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The Real Consequences of Lowering Prices

For most, this was not a great year, business-wise. My expectations were much higher, but they got well and duly flattened by forces beyond my control. The little siren call starts when this happens: should I have asked for less? Will I fare better if I do so in the future?

Unsurprisingly, I’d say no. Here are the 4 most important reasons why I will not do so myself:

And people

Recursive problem: getting less cash in hand per client means I would need more clients than before to get the same goals when a low number of clients was the problem I was trying to solve.

Positioning erosion: a lower price point might shift who clients tend to compare me with, painting me as a high-cost mid-tier solution, rather than a mid-cost high-tier solution that I want to be seen as. This could lower the effectiveness of my marketing and cost sales.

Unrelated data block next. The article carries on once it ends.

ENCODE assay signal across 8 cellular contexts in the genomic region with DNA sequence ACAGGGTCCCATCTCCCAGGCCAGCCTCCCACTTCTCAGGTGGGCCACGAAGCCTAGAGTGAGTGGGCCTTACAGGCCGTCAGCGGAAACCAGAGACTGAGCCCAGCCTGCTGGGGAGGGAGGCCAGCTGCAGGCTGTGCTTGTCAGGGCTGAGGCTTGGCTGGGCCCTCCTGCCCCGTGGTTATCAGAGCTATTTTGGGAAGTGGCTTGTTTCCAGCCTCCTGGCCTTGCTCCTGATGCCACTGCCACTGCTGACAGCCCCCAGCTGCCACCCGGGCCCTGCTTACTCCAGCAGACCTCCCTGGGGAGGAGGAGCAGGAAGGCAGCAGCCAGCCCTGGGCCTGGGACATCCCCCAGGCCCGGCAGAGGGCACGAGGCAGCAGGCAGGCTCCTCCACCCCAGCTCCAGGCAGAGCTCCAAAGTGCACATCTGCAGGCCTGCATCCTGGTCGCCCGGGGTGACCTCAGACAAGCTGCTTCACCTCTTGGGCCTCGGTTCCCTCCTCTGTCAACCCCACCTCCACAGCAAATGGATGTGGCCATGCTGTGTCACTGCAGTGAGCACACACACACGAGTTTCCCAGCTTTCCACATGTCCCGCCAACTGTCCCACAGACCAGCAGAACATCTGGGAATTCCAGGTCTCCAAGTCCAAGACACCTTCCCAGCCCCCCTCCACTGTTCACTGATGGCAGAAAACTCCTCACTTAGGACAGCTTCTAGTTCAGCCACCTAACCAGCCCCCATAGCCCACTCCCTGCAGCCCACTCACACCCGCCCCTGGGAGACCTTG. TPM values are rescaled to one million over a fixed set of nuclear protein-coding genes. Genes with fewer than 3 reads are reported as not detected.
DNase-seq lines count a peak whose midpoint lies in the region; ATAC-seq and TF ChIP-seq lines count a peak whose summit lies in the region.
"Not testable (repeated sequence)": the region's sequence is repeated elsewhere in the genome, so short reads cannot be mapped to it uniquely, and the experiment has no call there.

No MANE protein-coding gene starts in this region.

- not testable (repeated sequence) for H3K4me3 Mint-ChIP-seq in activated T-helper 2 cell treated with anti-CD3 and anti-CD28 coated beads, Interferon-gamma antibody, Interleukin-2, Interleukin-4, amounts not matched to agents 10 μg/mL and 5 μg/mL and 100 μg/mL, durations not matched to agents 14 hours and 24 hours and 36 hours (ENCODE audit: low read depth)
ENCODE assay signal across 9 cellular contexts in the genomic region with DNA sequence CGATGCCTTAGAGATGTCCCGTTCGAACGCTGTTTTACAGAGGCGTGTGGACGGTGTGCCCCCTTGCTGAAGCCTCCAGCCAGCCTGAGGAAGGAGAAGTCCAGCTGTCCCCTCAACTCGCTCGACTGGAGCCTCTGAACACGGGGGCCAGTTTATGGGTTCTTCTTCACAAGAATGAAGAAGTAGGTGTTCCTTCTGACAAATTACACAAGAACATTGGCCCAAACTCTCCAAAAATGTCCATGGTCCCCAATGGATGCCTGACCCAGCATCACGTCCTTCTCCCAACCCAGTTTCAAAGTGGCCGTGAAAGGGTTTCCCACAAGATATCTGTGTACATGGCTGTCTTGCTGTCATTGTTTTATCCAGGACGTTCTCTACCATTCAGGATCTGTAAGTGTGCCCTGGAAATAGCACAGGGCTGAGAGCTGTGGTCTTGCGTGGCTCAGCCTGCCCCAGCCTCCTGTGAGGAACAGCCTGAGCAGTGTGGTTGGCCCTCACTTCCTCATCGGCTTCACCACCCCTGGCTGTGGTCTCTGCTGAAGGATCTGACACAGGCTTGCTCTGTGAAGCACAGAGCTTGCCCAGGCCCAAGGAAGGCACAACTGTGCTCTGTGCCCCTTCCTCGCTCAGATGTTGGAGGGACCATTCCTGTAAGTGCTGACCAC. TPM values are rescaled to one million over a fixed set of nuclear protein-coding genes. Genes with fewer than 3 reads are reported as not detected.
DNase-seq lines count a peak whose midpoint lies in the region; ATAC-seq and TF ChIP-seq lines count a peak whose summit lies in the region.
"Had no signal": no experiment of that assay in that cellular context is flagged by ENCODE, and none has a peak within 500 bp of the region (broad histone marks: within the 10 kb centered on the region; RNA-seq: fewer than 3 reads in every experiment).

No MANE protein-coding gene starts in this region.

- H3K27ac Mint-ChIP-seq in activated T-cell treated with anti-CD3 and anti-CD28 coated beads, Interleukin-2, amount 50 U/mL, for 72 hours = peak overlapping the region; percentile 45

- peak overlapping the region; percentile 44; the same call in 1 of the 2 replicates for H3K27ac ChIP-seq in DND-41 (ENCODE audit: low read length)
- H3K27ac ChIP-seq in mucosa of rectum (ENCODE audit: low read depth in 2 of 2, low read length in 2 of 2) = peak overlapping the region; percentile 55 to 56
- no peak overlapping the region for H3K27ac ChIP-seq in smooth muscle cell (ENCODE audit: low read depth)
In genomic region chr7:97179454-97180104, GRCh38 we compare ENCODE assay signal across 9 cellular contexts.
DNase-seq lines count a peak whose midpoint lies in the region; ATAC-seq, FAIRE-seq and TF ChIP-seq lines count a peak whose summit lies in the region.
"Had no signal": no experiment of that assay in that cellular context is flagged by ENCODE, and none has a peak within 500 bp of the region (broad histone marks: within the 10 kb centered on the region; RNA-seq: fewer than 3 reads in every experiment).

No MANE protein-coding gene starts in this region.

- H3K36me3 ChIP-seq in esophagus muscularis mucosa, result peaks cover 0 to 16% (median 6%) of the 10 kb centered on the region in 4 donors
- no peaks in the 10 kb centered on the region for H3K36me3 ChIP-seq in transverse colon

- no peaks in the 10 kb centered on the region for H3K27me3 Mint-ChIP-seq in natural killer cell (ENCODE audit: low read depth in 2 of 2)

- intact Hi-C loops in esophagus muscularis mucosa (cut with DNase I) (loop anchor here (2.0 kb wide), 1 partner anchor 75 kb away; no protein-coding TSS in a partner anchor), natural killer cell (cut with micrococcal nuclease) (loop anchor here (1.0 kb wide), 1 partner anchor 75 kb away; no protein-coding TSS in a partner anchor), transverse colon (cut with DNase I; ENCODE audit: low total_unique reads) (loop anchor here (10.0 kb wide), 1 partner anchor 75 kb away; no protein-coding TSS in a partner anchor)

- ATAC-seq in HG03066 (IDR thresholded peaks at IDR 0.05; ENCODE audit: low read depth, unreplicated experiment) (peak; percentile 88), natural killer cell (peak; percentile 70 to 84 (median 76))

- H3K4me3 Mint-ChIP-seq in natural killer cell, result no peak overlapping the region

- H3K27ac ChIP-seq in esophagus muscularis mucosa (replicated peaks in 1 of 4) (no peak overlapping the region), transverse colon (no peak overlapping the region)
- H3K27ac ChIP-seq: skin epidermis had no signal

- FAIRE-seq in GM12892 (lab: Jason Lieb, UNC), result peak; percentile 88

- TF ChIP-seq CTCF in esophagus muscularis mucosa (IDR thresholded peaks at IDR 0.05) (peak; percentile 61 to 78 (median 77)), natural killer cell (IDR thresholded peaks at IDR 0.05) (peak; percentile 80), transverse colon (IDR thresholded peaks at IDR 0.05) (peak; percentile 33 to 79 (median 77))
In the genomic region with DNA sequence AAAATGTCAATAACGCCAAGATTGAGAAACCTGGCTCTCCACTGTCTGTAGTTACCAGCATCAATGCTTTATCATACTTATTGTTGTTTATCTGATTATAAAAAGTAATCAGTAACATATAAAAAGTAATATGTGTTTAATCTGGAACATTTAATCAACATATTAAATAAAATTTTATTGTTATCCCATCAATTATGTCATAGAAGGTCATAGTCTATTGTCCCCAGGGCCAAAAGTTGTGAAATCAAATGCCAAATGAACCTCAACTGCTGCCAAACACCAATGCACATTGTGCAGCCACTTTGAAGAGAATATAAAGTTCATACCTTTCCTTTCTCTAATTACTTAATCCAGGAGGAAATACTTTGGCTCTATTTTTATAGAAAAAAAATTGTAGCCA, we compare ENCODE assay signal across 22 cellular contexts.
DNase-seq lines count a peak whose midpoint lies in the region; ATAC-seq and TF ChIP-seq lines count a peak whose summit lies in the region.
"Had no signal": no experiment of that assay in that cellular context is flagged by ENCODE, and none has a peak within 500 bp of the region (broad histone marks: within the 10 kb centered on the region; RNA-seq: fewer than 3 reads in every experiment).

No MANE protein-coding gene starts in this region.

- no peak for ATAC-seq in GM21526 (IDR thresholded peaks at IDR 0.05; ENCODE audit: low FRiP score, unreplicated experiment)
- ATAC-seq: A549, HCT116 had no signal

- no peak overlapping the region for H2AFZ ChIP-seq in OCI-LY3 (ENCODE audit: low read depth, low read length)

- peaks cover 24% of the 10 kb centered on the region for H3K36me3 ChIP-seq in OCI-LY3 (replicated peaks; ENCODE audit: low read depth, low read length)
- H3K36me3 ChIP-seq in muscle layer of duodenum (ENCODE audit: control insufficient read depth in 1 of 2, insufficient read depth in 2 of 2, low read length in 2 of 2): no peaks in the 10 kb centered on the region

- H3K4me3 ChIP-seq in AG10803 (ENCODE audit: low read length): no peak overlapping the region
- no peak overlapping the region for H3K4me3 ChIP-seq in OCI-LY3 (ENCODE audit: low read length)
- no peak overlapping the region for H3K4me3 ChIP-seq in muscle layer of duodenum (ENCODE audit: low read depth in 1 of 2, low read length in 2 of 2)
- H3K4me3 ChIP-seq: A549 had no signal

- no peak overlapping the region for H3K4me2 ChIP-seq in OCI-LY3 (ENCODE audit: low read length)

Telltale signal: reducing prices can be seen by clients as me being in a hurry to close a deal, signaling clients use that in negotiations, or to wait for a higher level of desperation in the future.

Anchoring trouble: both new and old clients could now “anchor” their perception of my new price as “normal”, and therefore see the later return to a regular full price as a “price increase”. That’s an uphill battle that I would like to avoid.

Price drops are a seductive path that often leads to a mirage.

Keep the conversation on value, not price.

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